Biden Administration Releases Full FY2022 Budget Request, Proposing NIH Funding at $51.953 Billion and NEI Funding at $858.54 Million

On May 28, the Biden Administration followed the April 9 release of its “skinny” discretionary budget request with the full Fiscal Year (FY) 2022 budget request, inclusive of discretionary and mandatory funding.

The Department of Health and Human Services (DHHS) Budget in Brief document presents an FY2022  National Institutes of Health (NIH) total discretionary program level of $51.953 billion, a $9.017 billion or 21 percent increase over the comparable FY2021 level of $42.936 billion. Included in this total is the proposed $6.5 billion for the new Advanced Research Projects Agency-Health (ARPA-H), which would be available through September 30, 2024. For NIH’s core programs [Institutes and Centers (I/Cs), special initiatives, Innovation Account supporting 21st Century Cures Act initiatives], the budget proposes $45.453 billion, a $2.517 billion or 5.9 percent increase for FY2022. For FY2022, NIH estimates that it will support a total of 44,343 Research Project Grants (RPGs), an increase of 2,260 above that in FY2021.

For the National Eye Institute (NEI), the budget proposes FY2022 funding at $858.54 million, a $22.83 million or 2.7 percent increase—slightly above the current biomedical inflation rate of 2.4 percent. In its Congressional Justification, NEI identifies its research priorities and states that it will support 1,257 RPGs in FY2022, an increase of 25 above that in FY2021.       

The DHHS Budget in Brief provides greater detail about the proposed ARPA-H initiative, designed to make pivotal investments to drive transformational innovation in health research and speed application and implementation of health breakthroughs to reduce illness and save lives. ARPA-H plans to work with industry, academia, nonprofits, and other federal agencies using traditional and non-traditional mechanisms to scale up projects with the most promise for improving health and saving lives. NIH will establish a federal advisory panel to provide an avenue for interagency coordination and idea generation. Although the President’s initial discretionary budget request stated that ARPA-H’s initial focus would be  cancer and other diseases such as diabetes and Alzheimer’s, in his respective May 25 and May 26 appearances before the House and Senate Labor, Health and Human Services, and Education (LHHS) Appropriations Subcommittees, NIH Director Francis Collins, MD, PhD stated that “all I/Cs would be involved in the work of ARPA-H, offering up their best ideas for rapid translation of research that would benefit all Americans.”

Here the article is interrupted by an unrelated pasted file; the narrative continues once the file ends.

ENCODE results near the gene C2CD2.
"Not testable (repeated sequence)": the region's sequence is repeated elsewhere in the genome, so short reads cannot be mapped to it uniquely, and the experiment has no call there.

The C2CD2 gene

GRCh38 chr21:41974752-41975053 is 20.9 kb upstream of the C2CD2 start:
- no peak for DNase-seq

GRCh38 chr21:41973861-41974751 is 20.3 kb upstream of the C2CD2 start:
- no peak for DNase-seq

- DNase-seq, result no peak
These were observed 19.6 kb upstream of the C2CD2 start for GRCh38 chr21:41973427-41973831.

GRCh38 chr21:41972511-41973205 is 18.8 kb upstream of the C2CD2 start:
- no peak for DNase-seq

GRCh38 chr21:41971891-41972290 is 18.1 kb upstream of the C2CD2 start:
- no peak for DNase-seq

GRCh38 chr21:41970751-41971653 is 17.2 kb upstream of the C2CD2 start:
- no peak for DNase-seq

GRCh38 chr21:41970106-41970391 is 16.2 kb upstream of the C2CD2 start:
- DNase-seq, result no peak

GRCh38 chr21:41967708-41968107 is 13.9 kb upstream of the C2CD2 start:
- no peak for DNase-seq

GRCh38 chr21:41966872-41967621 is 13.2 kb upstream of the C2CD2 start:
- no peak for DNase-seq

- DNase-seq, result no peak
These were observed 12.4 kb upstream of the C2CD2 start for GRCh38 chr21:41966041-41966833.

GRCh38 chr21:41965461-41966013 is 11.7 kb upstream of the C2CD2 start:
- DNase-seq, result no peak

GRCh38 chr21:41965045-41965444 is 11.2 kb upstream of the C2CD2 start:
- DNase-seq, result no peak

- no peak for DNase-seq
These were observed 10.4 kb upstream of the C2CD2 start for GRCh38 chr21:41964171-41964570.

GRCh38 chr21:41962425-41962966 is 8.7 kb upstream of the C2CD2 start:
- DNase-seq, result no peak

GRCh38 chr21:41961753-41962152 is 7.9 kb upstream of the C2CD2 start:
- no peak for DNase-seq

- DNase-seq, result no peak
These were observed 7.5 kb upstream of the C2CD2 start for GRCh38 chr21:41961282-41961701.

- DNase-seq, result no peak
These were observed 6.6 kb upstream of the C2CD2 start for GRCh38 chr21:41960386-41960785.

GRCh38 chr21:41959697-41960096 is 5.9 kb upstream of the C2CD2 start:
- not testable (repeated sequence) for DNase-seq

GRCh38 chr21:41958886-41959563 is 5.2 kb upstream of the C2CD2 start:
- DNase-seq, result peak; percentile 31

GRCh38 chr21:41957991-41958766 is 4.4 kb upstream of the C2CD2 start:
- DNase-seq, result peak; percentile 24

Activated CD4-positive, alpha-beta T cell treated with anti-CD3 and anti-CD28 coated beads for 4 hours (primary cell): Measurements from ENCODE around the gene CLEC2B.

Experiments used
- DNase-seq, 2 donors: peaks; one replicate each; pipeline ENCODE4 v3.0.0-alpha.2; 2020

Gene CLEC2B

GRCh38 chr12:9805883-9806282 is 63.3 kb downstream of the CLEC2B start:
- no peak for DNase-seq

The NIH budget proposal does not include any funding for “research recovery” as a result of COVID-19 pandemic disruptions in research. At the May 26 Senate LHHS Appropriations Subcommittee hearing, Dr. Collins estimated that the COVID-19 pandemic has resulted in a loss of $16 billion to the research enterprise—about $6 billion more than the $10 billion he estimated at the Subcommittee’s July 2020 hearing. In the 117th Congress, both the House (H.R. 869) and the Senate (S. 289) have re-introduced the Research Investment to Spark the Economy (RISE) Act that would authorize $26 billion for research relief for federal scientific agencies, including $10 billion for the NIH.    

NAEVR supports the statement issued by the Ad Hoc Group for Medical Research, of which it is a member, that noted that the Coalition “is thrilled to see President Biden propose a bold, historic funding level for the NIH overall in FY2022, to amplify and build on the irreplaceable role of medical research in improving health and inspiring hope for patients and their families in the United States and around the globe.” The statement reiterates the Ad Hoc Group’s (and NAEVR’s) recommendation of no less than $46.1 billion for the NIH’s base program funding level in FY2022. The statement adds that, in regard to the proposed ARPA-H initiative, “To advance the transformative mission of this and targeted initiatives—and the NIH overall—it will be critical to ensure that funds supplement, rather than supplant, the core investment in NIH.”  NAEVR Executive Director James Jorkasky also added to the statement that, “As presented in the May 19 House LHHS Appropriations Subcommittee Public Witness Day testimony provided by Michael Crair, PhD (Yale University) on behalf of NAEVR, the vision community requests that Congress fund the NEI at a level of $900 million in FY2022, an increase of $64.3 million or 7.7 percent, that reflects both biomedical inflation and growth to restore NEI’s purchasing power, which is currently less than that in FY2012.”